4 167 392 − 4 172 952

= −5560

15

7

20

= (2.142 857 143 . . .)20

= 4 167 392

(integer part of result)

0

Arithmetic Operations

Addition and subtraction

Adding: If all the signs are the same, simply add all the numbers or terms of the same type and give

the answer with the common overall sign.

Subtracting: When subtracting any two numbers or two similar terms, give the answer with the sign

of the largest number or term.

[4]

CHAPTER

1

If terms are of the same type, e.g., all x-terms, all xy-terms, all x2 -terms, then they may be added or

subtracted as shown in the following examples:

Add/subtract with numbers, mostly

Add/subtract with variable terms

5 + 8 + 3 = 16

similarity →

5 + 8 + 3 + y = 16 + y

similarity →

The y-term is different, so it cannot be added

to the others

5x + 8x + 3x = 16x

(i) 5x + 8x + 3x + y = 16x + y

(ii) 5xy + 8xy + 3xy + y = 16xy + y

The y-term is different, so it cannot be added

to the others

(i) 7x − 10x = −3x

(ii) 7x2 − 10x2 = −3x2

7x2 – 10x2 – 10x = –3x2 – 10x

The x-term is different from the x 2 -terms, so

it cannot be subtracted from the x 2 -terms

7 − 10 = −3

similarity →

7 − 10 − 10x = −3 − 10x similarity →

The x-term is different, so it cannot be

subtracted from the others

WO R K E D E X A M P L E 1 . 1

ADDITION AND SUBTRACTION

For each of the following, illustrate the rules for addition and subtraction:

(a) 2 + 3 + 2.5 = (2 + 3 + 2.5) = 7.5

(b) 2x + 3x + 2.5x = (2 + 3 + 2.5)x = 7.5x

(c) −3xy − 2.2xy − 6xy = (−3 − 2.2 − 6)xy = −11.2xy

(d) 8x + 6xy − 12x + 6 + 2xy = 8x − 12x + 6xy + 2xy + 6 = −4x + 8xy + 6

(e) 3x2 + 4x + 7 − 2x2 − 8x + 2 = 3x2 − 2x2 + 4x − 8x + 7 + 2 = x2 − 4x + 9

Multiplication and division

Multiplying or dividing two quantities with like signs gives an answer with a positive sign. Multiplying

or dividing two quantities with different signs gives an answer with a negative sign.

WO R K E D E X A M P L E 1 . 2 a

MULTIPLICATION AND DIVISION

Each of the following examples illustrates the rules for multiplication.

(a) 5 × 7 = 35

(d) −5 × 7 = −35

(b) −5 × −7 = 35

(c) 5 × −7 = −35

(e) 7/5 = 1.4

(f) (−7)/(−5) = 1.4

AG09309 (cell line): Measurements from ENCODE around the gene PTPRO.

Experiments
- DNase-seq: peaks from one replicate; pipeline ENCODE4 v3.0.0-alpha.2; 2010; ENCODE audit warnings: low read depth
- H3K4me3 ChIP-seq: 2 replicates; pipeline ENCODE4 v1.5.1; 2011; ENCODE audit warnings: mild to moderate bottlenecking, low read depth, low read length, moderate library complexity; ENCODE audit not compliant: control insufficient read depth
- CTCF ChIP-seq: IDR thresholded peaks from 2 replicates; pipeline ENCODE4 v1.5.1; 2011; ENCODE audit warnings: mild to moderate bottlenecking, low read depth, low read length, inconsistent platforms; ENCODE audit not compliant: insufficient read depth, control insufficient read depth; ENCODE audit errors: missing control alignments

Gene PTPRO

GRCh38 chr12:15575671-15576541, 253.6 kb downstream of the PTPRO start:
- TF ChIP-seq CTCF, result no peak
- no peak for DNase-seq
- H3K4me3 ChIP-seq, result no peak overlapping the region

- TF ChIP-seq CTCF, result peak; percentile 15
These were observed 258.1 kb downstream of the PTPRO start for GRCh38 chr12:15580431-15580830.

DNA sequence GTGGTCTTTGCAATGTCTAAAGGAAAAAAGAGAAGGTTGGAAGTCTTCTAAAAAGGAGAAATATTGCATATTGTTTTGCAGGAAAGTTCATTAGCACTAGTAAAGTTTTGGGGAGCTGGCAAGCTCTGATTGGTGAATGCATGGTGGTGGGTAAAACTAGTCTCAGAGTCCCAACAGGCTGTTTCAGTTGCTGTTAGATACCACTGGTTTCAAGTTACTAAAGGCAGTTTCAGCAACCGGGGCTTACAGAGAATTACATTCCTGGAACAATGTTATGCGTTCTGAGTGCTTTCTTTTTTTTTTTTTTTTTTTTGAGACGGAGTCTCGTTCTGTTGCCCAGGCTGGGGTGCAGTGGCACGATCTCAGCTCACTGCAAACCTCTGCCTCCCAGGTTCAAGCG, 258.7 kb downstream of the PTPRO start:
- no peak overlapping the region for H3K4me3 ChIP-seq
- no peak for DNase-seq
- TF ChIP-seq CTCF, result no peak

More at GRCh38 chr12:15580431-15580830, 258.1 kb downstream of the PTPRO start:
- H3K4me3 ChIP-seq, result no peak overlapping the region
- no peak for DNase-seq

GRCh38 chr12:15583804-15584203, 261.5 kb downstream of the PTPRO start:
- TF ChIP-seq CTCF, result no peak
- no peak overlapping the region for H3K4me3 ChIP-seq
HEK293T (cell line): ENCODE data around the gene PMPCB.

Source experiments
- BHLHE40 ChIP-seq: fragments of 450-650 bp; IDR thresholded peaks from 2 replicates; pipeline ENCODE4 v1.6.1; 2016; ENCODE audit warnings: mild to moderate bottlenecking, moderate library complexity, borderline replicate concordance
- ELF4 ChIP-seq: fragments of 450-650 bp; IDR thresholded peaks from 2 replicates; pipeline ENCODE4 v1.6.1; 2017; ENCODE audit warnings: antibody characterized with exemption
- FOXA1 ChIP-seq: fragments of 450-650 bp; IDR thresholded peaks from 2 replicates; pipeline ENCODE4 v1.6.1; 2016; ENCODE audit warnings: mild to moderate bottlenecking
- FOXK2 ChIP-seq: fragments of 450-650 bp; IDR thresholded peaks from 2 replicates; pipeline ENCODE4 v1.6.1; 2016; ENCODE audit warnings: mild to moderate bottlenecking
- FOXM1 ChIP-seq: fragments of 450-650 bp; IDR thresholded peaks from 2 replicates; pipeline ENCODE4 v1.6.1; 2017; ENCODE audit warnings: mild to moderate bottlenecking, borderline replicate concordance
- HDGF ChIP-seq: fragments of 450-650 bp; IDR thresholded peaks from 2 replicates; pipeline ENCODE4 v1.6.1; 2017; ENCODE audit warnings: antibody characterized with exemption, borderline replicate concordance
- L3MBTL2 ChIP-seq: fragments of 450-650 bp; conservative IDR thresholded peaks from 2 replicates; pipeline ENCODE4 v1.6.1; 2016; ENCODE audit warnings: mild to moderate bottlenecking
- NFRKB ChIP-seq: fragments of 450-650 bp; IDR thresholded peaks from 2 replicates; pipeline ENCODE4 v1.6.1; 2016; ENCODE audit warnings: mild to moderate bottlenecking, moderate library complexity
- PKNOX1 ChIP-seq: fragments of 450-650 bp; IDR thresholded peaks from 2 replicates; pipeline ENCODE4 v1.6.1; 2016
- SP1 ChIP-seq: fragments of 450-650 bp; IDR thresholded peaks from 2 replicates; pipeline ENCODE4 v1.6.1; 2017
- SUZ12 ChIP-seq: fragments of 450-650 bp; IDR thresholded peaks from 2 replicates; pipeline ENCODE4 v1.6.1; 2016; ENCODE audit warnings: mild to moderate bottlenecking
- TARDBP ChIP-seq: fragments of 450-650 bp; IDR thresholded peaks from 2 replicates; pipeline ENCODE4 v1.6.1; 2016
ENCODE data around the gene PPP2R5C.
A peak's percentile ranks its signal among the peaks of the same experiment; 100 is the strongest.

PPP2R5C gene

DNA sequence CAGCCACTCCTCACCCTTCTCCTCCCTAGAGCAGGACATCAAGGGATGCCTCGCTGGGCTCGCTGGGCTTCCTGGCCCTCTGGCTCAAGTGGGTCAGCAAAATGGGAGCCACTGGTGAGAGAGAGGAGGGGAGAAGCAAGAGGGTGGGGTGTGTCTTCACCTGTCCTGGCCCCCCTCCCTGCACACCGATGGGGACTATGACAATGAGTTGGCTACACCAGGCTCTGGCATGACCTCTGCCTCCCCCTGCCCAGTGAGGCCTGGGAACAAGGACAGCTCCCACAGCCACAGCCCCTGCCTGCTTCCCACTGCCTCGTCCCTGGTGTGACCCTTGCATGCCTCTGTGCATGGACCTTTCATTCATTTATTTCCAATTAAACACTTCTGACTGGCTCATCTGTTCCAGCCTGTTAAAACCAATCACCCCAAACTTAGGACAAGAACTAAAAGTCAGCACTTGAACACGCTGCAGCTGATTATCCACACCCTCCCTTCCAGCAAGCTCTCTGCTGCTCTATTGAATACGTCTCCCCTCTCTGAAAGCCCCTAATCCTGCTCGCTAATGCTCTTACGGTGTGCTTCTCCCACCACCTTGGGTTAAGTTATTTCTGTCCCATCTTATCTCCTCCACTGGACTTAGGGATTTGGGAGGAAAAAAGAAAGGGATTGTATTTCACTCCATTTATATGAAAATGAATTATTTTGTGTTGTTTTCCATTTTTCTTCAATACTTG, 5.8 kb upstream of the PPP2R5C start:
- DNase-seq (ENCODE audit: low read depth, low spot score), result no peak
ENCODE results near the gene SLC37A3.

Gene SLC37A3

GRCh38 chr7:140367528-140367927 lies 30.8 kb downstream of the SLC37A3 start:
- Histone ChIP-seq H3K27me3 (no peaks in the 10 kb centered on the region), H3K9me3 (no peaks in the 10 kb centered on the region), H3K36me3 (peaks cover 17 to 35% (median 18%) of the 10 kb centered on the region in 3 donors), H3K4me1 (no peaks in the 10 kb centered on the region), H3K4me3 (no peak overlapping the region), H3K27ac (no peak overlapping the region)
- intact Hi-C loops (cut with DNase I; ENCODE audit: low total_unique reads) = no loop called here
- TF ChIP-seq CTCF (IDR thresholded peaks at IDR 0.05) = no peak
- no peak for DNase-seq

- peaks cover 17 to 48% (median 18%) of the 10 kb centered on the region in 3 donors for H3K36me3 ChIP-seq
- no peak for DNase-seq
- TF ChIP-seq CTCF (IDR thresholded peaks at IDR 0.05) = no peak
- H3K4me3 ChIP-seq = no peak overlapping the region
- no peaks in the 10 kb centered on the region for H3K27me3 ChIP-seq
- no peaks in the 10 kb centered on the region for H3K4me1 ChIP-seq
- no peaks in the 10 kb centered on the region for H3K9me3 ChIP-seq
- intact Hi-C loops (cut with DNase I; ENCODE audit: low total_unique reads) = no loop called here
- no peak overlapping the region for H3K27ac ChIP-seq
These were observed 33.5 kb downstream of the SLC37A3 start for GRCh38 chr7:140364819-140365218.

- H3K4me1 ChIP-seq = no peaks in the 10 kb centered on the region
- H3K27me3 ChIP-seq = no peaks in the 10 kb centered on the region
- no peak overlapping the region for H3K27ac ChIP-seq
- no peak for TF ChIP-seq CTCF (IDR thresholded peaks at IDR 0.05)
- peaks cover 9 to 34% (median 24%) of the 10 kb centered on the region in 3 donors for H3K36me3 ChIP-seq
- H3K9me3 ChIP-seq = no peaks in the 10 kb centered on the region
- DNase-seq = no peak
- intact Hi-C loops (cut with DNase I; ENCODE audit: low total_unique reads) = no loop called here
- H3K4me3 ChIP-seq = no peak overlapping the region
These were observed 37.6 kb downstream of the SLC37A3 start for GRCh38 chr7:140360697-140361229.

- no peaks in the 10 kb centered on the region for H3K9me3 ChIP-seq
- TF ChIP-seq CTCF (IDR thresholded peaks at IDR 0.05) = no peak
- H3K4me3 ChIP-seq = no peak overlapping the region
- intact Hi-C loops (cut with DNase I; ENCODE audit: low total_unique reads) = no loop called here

[5]

M AT H E M AT I C A L P R E L I M I N A R I E S

Remember

It is very useful to remember that a minus sign is a −1,

so −5 is the same as −1 × 5

(g) (−7)/5 = −1.4

(h) 7/(−5) = −1.4

(i) 5(7) = 35

(j) (−5)(−7) = 35

(k) (−5)y = −5y

(l) (−x)(−y) = xy

Remember

0 × (any real number) = 0

0 ÷ (any real number) = 0

But you cannot divide by 0

(m) 2(x + 2) = 2x + 4

(n) (x + 4)(x + 2)

= x(x + 2) + 4(x + 2)

= x2 + 2x + 4x + 8

= x2 + 6x + 8

multiply each term inside the bracket by the term outside

the bracket

multiply the second bracket by x, then multiply the second

bracket by (+4) and add

multiply each bracket by the term outside it; add or

subtract similar terms, such as 2x + 4x = 6x

(o) (x + y)2

multiply the second bracket by x and then by y; add the

= (x + y)(x + y)

similar terms: x y + yx = 2x y

= x(x + y) + y(x + y)

= xx + xy + yx + yy

= x2 + 2xy + y2

The following identities are important:

1. (x + y)2 = x2 + 2xy + y2

2. (x − y)2 = x2 − 2xy + y2

3. (x + y)(x − y) = (x2 − y2 )

Remember

Brackets are used for grouping terms together to

Enhance clarity.

Indicate the order in which arithmetic operations should be carried out.

The precedence of arithmetic operators is summarised as follows:

(i) Simplify or evaluate the terms within brackets first.

(ii) When multiplying/dividing two terms: (1) determine the overall sign first; (2)

multiply/divide the numbers; (3) finally, multiply/divide the variables (letters).

(iii) Finally, add and/or subtract as appropriate.